It was almost certainly not an accident either, no matter what the facility called it. Dolphins are very aware of their position in the water and when they "porpoise" or jump out of the water, even more so when they are in a confined, completely familiar space such as a tank. We must remember that the water is their element - we are the awkward, tentative, clumsy ones in it. Annie, the dolphin who did this, did it on purpose - I can say that with very high confidence, even without viewing the video clip but certainly after doing so! Why she did it is another question - she might have meant absolutely no harm by it, because to another dolphin, such a body slam wouldn't have caused any permanent damage, but could have made a point within the dolphin social hierarchy of this facility. She might have even been playing. But my guess is that she meant to make a dominance point. She was no doubt quite surprised when the people she hit didn't respond as dolphins would.

Captive swim-with encounters are at least as dangerous as some recreational sports, like skate-boarding. Generally speaking you don't get injured, but you might end up with bumps or cuts. When you do get injured, it could be serious. Some people might think that's a reasonable risk and so it may be - but the difference with swim-withs is 1) with its rhetoric, the industry misleads the public into thinking it's completely safe (just go to any facility's web site - there may be fine print somewhere about the risks of injury, but the big print is all about how lovely and gentle and happy dolphins are); and 2) the industry is not transparent when injuries do occur.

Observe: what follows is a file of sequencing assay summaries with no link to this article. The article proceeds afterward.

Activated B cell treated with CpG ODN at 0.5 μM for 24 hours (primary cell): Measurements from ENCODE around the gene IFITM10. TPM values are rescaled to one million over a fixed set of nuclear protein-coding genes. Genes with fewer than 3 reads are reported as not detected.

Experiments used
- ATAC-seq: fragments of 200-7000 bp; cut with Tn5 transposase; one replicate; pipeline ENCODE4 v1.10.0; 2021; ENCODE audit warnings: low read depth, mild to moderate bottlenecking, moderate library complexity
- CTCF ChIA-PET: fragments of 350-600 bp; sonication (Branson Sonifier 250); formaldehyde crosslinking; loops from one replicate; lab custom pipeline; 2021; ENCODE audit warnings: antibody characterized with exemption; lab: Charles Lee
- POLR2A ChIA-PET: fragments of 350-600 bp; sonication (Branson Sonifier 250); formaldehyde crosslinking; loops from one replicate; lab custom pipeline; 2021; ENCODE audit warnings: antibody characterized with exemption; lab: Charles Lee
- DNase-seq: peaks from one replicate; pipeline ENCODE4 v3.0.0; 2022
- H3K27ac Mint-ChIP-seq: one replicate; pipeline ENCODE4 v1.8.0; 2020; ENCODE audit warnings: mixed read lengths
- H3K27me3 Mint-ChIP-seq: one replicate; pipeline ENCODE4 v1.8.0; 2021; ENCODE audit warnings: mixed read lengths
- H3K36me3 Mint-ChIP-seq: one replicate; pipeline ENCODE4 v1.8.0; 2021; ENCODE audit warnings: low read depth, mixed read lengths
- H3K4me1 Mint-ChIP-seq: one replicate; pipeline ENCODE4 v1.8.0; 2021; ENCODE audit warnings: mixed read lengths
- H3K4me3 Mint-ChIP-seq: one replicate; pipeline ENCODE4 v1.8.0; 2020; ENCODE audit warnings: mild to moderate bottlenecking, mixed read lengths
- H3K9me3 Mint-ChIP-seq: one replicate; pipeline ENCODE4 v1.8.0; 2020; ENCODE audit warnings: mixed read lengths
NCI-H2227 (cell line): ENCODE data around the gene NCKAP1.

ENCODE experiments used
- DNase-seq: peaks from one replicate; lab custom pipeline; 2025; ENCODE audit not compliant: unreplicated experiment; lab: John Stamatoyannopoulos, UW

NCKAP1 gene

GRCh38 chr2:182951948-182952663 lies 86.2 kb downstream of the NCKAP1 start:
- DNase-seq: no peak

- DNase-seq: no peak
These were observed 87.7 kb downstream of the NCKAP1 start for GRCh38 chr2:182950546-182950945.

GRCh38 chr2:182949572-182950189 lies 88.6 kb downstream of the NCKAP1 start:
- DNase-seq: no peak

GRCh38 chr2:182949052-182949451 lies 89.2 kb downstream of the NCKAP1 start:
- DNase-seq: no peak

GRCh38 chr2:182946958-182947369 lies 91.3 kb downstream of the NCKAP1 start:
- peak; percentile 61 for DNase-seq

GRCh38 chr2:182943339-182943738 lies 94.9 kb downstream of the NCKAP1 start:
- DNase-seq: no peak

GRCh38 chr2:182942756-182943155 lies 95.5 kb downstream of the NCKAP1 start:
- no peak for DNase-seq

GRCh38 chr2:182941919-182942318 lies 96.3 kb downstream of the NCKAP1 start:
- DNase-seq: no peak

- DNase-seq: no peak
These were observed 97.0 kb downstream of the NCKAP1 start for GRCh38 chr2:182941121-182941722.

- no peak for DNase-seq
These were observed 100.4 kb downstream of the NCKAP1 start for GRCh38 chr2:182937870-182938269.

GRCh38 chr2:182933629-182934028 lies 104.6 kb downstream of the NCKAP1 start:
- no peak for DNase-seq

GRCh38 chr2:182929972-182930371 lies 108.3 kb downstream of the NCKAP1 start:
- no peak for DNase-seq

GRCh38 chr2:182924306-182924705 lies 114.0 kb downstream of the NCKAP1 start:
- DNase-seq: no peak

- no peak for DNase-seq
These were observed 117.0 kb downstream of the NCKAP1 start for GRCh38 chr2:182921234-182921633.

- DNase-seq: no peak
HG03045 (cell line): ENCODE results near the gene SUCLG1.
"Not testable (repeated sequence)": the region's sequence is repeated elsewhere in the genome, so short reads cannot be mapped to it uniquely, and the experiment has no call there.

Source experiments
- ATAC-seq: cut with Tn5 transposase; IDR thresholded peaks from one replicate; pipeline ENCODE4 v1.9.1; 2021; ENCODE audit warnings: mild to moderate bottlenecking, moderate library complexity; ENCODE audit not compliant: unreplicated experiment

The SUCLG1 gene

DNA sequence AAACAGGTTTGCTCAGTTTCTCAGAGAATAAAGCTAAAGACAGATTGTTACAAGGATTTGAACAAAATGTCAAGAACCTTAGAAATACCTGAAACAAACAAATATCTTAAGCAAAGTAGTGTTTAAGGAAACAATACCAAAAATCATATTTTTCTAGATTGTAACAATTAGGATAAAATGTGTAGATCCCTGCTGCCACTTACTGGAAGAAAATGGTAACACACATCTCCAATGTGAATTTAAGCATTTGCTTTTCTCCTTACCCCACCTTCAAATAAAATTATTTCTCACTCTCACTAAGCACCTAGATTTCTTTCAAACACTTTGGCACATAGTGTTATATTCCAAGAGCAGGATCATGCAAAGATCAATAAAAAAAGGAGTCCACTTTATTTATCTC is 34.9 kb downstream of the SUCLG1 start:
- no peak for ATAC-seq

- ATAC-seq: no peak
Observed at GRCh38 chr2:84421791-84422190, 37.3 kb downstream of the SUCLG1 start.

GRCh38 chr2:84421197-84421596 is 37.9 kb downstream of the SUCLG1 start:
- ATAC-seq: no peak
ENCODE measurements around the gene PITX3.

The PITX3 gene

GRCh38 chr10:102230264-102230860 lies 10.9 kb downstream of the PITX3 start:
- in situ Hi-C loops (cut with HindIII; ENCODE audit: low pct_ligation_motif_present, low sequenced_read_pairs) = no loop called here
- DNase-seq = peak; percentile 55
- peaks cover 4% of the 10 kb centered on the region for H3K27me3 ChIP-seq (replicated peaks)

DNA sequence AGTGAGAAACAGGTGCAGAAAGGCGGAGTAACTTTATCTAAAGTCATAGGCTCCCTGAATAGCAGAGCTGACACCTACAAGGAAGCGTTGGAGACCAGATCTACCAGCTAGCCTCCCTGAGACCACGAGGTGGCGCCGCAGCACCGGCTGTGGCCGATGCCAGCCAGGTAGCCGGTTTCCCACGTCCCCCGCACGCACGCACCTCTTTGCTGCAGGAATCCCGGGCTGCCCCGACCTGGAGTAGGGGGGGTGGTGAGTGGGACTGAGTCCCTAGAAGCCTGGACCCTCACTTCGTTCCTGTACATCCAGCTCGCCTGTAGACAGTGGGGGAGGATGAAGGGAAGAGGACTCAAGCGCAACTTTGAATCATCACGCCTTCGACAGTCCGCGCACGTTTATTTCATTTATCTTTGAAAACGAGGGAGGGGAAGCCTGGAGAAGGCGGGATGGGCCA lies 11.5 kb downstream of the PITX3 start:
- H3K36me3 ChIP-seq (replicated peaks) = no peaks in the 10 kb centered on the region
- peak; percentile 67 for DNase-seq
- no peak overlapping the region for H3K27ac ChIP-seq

For what it's worth, some former customers who got injured by dolphins have filed lawsuits - I think most are settled out of court, precisely to keep the information confidential. The industry is *not* transparent - any authority permitting this activity needs to recognize that."

Members of the public are entitled to ask some questions about the proposed approval of the dolphin facility at Blowing Point. One is, do these people carry insurance against incidents such as this? How common are incidents such as this? Is there any liability on the part of government and the public purse if such an incident should occur at Blowing Point? Are our health and emergency agencies ready to deal with this sort of incident if and when it occurs?


  1. "Sheep could run Anguilla better."
    --Hubert Hughes

  2. Money money money money, MONEY!! The government of Anguilla has signed a deal with the devil. They need to get the Devil off the island! The government of Anguilla doesn't care about anybody's property value, the environment or the dolphins. It seems to me that Anguilla is "going to hell in a handbasket" with it's government's blessings.